A few weeks ago, I attended a talk on electronic healthcare record (EHR) system security given by Leido’s Chief Cybersecurity Strategist Gib Sorebo at the 2017 RSA Conference.
Overall, the estimated annual costs of data breaches has totaled $6 billion in the healthcare industry, with healthcare organizations spending an average of $2.1 million to resolve the consequences of a data breach in the past two years. Gib reported that an estimated 73% of patients will choose another provider if their current one was breached, based on a healthcare data privacy and security study by the Ponemon Institute.
Security in the healthcare industry is relatively immature, as the industry moved toward adopting EHR systems to store, collect, process and share patient data in recent years, motivated by government incentives called Meaningful Use (as well as penalties for not meeting the standards). In 2016, the goals for using EHRs included improving the outcomes of data capture, sharing and advancing clinical processes.
Another goal is to be able to facilitate care between multiple providers for patients and ensure secure sharing of patient data. While EHR incentives have started to fade away, the net-new installs of EHR software has seen a decline.
Gib recognizes the immature level of healthcare security - many security researchers have reported they’ve had trouble finding a place to report vulnerabilities in the industry. But like security in any other industry, it will take awhile for it to develop.
Information Security Challenges in EHR Systems
Many EHR systems overlap with Enterprise Resource Planning (ERP) systems and other enterprise applications, causing complexity, dependencies and challenges for security.
Vendor dependency can present security challenges since EHR patching and other maintenance are typically controlled by the EHR vendor, which can make it difficult for the healthcare organization to take a more proactive role, since they must wait for their EHR vendor to act.
According to Gib, some EHR vendors like Cerner are taking a more active role in IT implementations for their customers, as they see themselves as the IT provider for organizations due to the breadth of EHR systems. EHR systems are often the focal point of a healthcare organization’s environment that other applications interact with and support.
Identity management can be more challenging in the healthcare field, as there are so many diverse users - patients, nurses, doctors, non-employees, finance, etc. that must have different levels of access, often to very large sets of historical and current sensitive patient data to do their jobs.
A clinician or nurse may need access to historical healthcare data in order to avoid duplicating resources - for example, calling for duplicate MRIs if a patient has already had one at a previous provider.
EHR Interoperability Problems
The typical EHR architecture includes a client - usually a thick client on desktop or in a virtual environment. Then, there’s middleware, which includes an application server and related programs; plus a database.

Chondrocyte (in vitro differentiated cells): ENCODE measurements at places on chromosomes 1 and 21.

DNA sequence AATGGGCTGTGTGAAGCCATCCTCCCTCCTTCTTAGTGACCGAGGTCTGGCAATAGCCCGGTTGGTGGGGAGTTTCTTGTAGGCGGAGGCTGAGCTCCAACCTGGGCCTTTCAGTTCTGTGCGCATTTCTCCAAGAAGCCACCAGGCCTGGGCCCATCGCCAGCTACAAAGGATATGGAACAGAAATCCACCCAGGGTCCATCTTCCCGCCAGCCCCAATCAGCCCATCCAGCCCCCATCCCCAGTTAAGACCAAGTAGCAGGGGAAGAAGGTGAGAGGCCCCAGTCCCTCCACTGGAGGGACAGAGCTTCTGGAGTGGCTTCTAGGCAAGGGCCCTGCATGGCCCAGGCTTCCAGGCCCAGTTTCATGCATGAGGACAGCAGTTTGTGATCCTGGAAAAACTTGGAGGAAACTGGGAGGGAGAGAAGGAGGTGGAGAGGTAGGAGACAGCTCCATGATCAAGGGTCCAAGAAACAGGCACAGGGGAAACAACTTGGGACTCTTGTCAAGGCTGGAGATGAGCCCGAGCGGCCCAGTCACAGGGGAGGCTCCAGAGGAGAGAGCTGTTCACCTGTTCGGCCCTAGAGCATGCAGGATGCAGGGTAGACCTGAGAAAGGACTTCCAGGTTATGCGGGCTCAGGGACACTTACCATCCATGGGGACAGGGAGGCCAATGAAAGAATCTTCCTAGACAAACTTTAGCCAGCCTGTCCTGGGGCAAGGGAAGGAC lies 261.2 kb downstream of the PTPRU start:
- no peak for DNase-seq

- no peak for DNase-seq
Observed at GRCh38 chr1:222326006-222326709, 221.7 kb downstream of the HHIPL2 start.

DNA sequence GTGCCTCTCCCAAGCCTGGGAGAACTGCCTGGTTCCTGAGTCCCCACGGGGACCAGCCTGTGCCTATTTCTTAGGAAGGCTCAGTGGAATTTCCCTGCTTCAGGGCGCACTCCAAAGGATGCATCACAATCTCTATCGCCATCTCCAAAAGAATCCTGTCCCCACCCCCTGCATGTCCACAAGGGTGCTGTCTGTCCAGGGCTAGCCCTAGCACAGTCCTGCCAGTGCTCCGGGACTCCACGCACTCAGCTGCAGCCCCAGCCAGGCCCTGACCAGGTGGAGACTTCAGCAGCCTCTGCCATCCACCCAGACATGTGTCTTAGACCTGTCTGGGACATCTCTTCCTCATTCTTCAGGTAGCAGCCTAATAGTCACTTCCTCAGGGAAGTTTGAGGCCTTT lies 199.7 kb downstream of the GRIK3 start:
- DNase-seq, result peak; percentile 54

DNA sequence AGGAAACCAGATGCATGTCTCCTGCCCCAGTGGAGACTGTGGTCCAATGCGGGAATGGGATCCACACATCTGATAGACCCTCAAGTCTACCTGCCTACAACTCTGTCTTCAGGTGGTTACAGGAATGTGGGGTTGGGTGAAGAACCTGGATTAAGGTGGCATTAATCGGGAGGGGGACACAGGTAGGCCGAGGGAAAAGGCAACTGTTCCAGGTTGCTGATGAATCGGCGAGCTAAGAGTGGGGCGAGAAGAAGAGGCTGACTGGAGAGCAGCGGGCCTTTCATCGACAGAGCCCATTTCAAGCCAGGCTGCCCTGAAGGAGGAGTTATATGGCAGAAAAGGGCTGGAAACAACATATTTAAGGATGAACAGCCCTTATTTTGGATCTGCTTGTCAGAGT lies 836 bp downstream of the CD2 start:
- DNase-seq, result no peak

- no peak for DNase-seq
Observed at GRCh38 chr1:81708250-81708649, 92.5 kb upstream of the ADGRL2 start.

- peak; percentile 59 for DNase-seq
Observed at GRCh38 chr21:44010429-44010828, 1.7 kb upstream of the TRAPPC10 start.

When there is a lack of interoperability between EHR systems and other providers, people will often use workarounds that can create security problems.
According to Gib’s slide on where EHRs are vulnerable, diagramming the typical EHR system with its interfaces, the attack surface can include:
- External and legacy systems
- Patients and authorized users
- Mobile devices
- External service providers (e.g. labs)
- Research and HIEs (health information exchange providers)
- Government oversight and dashboards
- Insurance companies
- Wireless infrastructure
- Bedside technologies (medical devices)
- Data center security (authentication)
- Business continuity & failover
Security Recommendations for Healthcare
Gib’s security recommendations include adopting a defense in depth security approach, that is, layered security. Authentication systems require a higher level of security than other systems.
He also recommends implementing network segmentation - segmenting based on use in order to monitor data as it moves through different junction points in the organization. By monitoring what type of data is transferred from medical devices to clinical operations, you can determine if that’s the correct and safe route.
Good cyber hygiene, patching systems regularly, and log analysis is key only if you understand what those logs mean and can put them into context. Gib mentioned that visibility into every system isn’t there today, and is one area of security that needs attention.
He also recommends watching your users’ roles - don’t just use the EHR’s default roles for different users, but configure your own based on your organization’s specific needs.
In the Next Six Months…
To apply some of the best security practices, he suggests ingesting EHR log data or output from an anomaly detection tool into your SIEM (security information and event management) or other centralized log aggregation tool. Duo’s Trusted Access sol ution provides detailed authentication, user, administration, device and other security logs to help you monitor and track any risks.
Another recommendation is to include EHR components in regular vulnerability scans, and look into the use of anomaly detection tools to detect suspicious activity, and the feasibility of application whitelisting for EHR components.
And, where feasible, implement two-factor authentication for EHR administrative functions. Duo’s two-factor authentication solution can be integrated with healthcare applications and systems like Epic’s EHR to both protect against credential theft attacks and help meet healthcare compliance requirements for strong authentication - such as for e-prescriptions. Learn more about Duo for Healthcare.